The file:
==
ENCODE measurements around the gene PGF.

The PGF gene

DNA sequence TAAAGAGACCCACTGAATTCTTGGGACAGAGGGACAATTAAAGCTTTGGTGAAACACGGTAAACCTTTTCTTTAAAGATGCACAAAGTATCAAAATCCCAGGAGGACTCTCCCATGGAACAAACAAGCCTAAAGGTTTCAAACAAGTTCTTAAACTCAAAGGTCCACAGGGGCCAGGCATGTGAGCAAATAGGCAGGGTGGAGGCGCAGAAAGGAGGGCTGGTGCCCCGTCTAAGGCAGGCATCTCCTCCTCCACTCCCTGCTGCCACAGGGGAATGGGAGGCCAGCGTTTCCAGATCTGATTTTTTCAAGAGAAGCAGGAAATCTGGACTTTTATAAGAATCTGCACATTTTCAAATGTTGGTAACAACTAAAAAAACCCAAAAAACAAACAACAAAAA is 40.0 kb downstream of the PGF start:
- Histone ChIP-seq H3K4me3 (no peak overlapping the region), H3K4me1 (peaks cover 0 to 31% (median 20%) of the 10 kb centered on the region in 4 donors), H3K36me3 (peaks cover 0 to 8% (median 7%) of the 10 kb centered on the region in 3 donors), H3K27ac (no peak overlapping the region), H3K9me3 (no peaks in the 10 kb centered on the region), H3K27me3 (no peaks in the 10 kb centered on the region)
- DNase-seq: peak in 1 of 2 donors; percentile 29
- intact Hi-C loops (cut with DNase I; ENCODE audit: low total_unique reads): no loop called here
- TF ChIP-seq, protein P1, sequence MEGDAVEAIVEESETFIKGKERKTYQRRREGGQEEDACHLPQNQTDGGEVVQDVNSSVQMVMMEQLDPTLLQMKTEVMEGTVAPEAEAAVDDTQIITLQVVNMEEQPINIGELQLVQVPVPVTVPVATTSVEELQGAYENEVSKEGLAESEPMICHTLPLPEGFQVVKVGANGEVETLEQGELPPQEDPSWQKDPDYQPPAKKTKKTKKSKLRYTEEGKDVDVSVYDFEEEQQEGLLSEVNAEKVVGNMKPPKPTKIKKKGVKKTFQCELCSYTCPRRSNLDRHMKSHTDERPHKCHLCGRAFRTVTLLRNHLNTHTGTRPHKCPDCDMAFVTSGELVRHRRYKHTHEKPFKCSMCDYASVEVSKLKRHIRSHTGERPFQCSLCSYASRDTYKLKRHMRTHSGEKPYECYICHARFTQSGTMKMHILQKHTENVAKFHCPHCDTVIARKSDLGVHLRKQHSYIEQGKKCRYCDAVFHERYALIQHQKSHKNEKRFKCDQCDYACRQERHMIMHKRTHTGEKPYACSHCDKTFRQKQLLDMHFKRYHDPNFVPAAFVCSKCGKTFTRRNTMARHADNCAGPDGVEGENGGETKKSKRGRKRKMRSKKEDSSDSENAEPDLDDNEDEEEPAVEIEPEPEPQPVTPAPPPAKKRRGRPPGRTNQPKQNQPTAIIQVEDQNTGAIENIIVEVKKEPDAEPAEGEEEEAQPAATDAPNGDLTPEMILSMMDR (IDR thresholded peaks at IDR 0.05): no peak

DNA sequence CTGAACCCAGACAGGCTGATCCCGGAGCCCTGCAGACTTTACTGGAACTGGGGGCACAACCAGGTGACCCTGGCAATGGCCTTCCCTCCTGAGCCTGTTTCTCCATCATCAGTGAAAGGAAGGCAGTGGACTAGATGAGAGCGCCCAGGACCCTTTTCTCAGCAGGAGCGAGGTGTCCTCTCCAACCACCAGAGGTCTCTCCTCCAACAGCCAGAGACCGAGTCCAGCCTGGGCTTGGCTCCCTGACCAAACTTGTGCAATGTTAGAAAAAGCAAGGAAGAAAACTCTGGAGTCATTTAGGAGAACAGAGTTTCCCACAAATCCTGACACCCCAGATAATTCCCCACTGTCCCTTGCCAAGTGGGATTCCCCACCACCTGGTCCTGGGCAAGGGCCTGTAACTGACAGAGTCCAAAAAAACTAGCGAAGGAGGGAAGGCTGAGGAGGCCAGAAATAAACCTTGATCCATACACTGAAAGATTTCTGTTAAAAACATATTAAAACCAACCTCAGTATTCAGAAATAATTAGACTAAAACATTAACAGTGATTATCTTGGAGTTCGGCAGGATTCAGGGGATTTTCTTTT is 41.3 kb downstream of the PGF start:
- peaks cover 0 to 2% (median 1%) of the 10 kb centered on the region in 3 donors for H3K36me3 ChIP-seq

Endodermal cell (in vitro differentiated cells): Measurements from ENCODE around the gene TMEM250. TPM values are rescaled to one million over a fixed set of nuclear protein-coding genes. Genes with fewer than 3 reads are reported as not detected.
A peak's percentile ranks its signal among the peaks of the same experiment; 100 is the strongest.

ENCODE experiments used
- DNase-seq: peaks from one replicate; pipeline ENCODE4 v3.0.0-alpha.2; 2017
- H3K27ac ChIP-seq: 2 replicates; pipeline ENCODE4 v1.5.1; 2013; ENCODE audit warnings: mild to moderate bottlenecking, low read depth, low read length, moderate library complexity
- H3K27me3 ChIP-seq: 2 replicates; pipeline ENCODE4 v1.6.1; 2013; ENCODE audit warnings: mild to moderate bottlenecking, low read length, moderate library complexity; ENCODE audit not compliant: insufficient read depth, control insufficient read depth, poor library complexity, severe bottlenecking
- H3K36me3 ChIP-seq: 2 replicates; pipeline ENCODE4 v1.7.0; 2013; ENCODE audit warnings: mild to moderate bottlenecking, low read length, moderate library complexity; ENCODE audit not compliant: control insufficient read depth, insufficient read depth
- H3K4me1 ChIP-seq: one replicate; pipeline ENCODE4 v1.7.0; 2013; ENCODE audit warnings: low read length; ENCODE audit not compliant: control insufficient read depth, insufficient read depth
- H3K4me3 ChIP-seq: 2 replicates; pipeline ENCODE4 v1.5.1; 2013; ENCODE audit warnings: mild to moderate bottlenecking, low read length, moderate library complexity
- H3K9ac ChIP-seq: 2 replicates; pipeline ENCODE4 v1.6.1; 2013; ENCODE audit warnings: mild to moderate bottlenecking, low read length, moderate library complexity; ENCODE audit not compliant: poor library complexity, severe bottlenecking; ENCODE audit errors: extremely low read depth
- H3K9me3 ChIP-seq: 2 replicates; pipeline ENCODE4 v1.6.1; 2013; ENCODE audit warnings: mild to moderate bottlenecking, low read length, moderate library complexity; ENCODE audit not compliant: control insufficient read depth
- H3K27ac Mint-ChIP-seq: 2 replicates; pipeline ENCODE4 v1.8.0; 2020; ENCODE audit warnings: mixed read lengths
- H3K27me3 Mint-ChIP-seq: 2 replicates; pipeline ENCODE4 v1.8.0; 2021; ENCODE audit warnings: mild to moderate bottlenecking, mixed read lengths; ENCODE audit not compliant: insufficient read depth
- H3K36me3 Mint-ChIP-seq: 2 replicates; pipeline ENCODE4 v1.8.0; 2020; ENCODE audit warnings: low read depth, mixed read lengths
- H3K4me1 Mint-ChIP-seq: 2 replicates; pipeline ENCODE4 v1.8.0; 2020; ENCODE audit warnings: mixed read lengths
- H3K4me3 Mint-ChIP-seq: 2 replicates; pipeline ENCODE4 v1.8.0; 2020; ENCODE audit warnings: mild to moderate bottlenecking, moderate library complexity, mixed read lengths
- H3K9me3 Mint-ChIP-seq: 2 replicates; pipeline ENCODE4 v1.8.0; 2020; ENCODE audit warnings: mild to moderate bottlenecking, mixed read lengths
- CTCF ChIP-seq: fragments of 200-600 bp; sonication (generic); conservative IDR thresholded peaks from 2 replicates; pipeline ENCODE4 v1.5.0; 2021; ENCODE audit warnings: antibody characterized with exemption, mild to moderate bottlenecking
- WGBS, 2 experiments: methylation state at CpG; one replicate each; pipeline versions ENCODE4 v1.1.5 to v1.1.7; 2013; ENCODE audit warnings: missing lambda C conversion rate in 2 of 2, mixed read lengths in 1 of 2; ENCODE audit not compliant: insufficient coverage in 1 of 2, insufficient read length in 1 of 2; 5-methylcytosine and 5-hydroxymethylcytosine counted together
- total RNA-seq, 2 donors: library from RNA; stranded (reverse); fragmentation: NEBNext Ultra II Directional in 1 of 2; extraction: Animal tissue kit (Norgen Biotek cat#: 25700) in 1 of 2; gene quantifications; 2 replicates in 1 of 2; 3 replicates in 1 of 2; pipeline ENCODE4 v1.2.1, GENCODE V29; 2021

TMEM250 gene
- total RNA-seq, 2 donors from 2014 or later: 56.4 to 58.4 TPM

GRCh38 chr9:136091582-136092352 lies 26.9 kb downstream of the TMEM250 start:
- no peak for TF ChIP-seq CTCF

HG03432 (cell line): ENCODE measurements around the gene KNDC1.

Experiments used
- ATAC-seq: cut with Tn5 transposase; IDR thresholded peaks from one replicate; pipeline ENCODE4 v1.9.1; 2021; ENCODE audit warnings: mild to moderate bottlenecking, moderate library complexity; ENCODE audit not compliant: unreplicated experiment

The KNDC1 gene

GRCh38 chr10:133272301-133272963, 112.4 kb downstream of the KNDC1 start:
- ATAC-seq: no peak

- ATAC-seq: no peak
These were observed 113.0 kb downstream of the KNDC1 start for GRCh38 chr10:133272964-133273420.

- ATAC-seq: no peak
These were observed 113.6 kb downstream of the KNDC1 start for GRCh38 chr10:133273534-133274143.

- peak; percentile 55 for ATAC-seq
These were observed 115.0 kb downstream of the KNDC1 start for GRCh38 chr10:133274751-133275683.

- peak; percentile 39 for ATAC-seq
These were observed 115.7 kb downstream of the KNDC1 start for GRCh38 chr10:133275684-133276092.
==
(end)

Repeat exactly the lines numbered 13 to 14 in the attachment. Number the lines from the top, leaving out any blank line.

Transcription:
- DNase-seq: peaks from one replicate; pipeline ENCODE4 v3.0.0-alpha.2; 2017
- H3K27ac ChIP-seq: 2 replicates; pipeline ENCODE4 v1.5.1; 2013; ENCODE audit warnings: mild to moderate bottlenecking, low read depth, low read length, moderate library complexity